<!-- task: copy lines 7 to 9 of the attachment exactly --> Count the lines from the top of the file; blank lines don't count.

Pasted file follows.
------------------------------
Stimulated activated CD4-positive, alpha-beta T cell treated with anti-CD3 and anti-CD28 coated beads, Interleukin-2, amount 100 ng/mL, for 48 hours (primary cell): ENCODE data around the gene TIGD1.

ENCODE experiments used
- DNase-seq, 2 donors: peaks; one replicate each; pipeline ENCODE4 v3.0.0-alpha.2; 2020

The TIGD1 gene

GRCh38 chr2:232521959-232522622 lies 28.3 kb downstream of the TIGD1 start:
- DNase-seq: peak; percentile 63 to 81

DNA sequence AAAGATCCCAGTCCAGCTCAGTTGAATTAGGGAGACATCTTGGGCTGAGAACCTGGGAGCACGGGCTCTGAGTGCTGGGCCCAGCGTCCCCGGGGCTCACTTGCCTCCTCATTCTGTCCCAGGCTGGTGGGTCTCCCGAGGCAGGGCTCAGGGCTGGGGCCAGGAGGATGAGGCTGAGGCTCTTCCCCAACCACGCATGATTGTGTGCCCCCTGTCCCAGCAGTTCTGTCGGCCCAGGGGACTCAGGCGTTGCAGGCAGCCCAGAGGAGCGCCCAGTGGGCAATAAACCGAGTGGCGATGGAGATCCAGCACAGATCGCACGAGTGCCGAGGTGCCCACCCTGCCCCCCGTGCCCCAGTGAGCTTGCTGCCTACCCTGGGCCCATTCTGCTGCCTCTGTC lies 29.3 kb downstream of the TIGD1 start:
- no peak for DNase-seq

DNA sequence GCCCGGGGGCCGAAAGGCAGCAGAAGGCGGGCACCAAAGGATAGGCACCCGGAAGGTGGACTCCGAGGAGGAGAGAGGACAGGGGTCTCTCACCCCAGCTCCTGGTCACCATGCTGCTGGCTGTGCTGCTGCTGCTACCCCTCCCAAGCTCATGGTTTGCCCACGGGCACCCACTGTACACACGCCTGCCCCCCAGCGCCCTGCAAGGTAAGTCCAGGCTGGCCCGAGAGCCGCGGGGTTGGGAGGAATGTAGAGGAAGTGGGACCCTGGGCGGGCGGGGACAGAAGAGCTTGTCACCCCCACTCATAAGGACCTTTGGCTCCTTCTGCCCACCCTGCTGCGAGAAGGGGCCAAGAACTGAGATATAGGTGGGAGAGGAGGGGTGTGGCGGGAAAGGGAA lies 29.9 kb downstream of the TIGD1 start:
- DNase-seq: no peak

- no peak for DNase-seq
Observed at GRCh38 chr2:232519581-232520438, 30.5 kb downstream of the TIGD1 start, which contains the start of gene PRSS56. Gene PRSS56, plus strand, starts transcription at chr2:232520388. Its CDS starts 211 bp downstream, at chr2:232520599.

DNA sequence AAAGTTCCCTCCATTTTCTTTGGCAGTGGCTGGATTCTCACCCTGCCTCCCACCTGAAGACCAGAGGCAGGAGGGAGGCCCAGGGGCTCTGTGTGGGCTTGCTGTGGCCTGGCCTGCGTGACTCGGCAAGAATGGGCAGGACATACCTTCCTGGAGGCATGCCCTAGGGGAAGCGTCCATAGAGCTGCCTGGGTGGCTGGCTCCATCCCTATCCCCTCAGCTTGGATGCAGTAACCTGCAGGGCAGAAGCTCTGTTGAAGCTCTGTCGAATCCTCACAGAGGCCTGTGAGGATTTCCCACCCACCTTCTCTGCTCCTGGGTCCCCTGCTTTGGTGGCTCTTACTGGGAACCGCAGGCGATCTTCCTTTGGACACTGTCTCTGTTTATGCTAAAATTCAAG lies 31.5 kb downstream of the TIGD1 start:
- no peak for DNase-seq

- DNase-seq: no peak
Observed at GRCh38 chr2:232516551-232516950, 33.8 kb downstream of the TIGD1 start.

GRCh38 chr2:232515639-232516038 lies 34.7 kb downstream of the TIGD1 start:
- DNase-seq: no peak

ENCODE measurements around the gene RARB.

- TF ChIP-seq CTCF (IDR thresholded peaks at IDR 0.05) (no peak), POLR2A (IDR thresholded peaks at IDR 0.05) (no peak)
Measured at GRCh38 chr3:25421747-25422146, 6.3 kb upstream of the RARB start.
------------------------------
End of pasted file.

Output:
DNA sequence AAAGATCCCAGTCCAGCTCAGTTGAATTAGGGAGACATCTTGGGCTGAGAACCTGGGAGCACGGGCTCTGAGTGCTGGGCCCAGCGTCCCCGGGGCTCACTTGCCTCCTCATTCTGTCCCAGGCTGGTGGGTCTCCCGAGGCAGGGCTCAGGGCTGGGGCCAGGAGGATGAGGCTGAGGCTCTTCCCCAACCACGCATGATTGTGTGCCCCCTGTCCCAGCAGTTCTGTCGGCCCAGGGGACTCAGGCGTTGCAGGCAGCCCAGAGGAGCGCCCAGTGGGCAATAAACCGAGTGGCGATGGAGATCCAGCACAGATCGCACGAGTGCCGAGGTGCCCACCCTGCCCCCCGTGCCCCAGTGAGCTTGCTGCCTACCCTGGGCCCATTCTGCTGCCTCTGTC lies 29.3 kb downstream of the TIGD1 start:
- no peak for DNase-seq

DNA sequence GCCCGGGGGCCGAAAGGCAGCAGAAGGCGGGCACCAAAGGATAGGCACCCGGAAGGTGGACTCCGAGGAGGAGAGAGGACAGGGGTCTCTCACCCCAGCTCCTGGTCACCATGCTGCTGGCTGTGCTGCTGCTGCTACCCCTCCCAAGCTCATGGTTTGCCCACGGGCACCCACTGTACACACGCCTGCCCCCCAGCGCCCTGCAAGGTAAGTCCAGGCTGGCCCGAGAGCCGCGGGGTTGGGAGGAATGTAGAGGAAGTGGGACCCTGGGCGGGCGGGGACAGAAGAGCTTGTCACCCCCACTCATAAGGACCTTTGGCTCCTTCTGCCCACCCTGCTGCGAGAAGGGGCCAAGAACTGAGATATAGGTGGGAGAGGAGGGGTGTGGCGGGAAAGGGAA lies 29.9 kb downstream of the TIGD1 start: